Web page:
BY THE 1980s, the Baby Boomers, who had enjoyed the Sexual Revolution as trim youth, suddenly found themselves with a little extra weight as they entered their thirties. The alarm was sounded, and what followed can only be described as a cocaine-fueled mania. One manifestation of this fitness assault was an aerobics explosion. I don’t think anyone really knew what they were doing, but they looked wonderfully insane doing it.
Of course, this whole maniacal phenomenon would’ve never gotten off the ground were it not for the necessary endorsement from celebs. Jane Fonda made a mint off her workout video, but other famous names were only too quick to jump on the new trend.
Let’s not forget, even the young Brian Cranston was game.
On live television or VHS, it didn’t matter – 80s aerobics videos were nuts, and the decade was awash with them. On the one hand, they were useful tools to getting in shape. And with the other hand, they were useful to getting your tool in shape. I’ll leave it at that.
As I said, we were still in the learning stages. Up until the 80s, keeping fit in America meant only having one pack of cigarettes after supper. Subsequently, most of the aerobics material that came out during this decade just looked awkward, and all the more reason to love it.
As mentioned in a previous article, being an aerobics or fitness instructor would have been a dream job once the fitness explosion first hit. You’d be surrounded by flocks of beautiful women equally clueless, but desperate for help.
It didn’t matter that you had no idea what you’re doing – when it came to physical fitness, no one did. We’re fresh out of the Seventies – they don’t even know how to pronounce “jogging” –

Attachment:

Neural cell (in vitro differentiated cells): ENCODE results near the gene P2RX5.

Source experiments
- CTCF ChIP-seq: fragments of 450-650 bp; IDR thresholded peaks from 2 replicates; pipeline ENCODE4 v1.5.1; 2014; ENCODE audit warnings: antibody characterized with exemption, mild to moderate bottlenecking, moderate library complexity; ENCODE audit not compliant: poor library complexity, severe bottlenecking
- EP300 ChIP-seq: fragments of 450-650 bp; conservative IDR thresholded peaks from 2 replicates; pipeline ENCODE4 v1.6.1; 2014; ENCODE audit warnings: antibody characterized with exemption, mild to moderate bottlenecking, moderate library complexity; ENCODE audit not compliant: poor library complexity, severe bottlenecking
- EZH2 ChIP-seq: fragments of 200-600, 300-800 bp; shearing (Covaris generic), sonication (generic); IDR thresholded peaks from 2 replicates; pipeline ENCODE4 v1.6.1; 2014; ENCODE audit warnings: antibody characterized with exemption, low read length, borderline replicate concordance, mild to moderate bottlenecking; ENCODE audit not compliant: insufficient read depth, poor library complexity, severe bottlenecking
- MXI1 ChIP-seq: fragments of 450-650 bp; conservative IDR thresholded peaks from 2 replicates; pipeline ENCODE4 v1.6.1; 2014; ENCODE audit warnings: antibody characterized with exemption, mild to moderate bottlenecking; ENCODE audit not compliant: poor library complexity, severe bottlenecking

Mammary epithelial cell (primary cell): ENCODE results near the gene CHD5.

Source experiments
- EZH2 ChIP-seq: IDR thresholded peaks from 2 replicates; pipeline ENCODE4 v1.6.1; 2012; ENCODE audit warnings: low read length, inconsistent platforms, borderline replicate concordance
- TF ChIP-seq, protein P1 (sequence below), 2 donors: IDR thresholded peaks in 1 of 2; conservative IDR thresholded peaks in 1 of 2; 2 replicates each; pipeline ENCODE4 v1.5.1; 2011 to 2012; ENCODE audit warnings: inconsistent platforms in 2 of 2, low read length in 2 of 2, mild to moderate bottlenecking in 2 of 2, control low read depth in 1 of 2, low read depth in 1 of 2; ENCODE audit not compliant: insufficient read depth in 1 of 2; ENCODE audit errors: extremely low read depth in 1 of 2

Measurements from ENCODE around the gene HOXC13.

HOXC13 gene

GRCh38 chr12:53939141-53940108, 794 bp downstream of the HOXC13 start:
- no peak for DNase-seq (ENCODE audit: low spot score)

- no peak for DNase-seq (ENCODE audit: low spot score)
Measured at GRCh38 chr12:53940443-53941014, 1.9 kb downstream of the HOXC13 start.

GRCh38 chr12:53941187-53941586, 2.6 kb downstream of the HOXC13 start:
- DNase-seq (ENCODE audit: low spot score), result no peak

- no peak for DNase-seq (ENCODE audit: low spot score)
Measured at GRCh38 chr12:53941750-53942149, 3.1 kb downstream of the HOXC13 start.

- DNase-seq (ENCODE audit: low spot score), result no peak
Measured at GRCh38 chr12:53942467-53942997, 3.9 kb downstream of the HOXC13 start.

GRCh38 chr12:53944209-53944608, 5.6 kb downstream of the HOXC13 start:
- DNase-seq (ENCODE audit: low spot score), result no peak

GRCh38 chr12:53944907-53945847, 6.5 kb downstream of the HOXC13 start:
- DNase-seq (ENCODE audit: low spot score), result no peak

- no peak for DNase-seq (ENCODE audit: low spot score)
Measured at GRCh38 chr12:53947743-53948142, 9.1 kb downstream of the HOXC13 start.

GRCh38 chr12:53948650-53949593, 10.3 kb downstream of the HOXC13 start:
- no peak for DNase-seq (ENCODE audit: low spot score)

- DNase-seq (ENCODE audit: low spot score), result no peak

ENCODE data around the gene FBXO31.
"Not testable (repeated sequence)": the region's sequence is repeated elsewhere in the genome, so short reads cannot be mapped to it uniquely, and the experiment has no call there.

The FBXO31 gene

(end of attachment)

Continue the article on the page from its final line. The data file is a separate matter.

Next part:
“Veronica and I are trying this new fad called uh, jogging. I believe it’s jogging or yogging. It might be a soft j. I’m not sure but apparently you just run for an extended period of time. It’s supposed to be wild.”
– Anchorman: The Legend of Ron Burgundy (2004)
Let’s not forget, we are fresh off the Sexual Revolution; Boomer libidos were still in overdrive. In many ways, the fitness centers were just the 80s version of the discothèque: scantily clad babes, sweaty guys, terrible music, and lots of sexual tension.
As mentioned in an earlier article, there was no shortage of aerobics records hitting the turntables. How effective they actually were is up for debate, but they were plentiful and often more than a little bit strange.
Plus, you had a tidal wave of aerobics-oriented music hitting the airwaves luring us to the health clubs. If Olivia Newton-John wanted to Get Physical, the only possible answer was “Let’s”.
The bookshelves were stocked for the “Me Generation” who gobbled up anything and everything that might return them to their former slenderness. This was before liposuction and gastric-bypass surgery made things easier (and more than a little troubling). Boomers no longer fit into their tight polyester bellbottoms they wore to the disco…. something had to be done – books had to be bought, videocassettes had to be purchased. This was war!
Naturally, Jane milked her aerobics cred to the fullest extent. She had a variety of books, videocassettes and records – a veritable empire built on fit Jane’s exercise routine.
Aerobics oriented movies are always a treat; Heavenly Bodies (1984) and Perfect (1985) being the big ones. But aerobics scenes popped up in 80s films on the regular: Night of the Comet (1984), Staying Alive (1983), Death Spa (1988), and my favorite – Aerobicide (1987).
You must check out this shameless aerobics scene from Ninja III: The Domination (1984). This is not a request; it’s an order.
Sure, the female aerobics uniform was more than a little bit tacky, but is there a man alive who will deny the awesome power of the leotard?
As the image below illustrates, what a difference a decade can make when it came to workout attire!
Truthfully, the 80s aerobics craze was more than just kitsch, sleaze, and vanity run amok. It brought to the fore the importance of health and fitness, and that’s always a good thing.
I’ll leave you with this brilliant montage before we depart…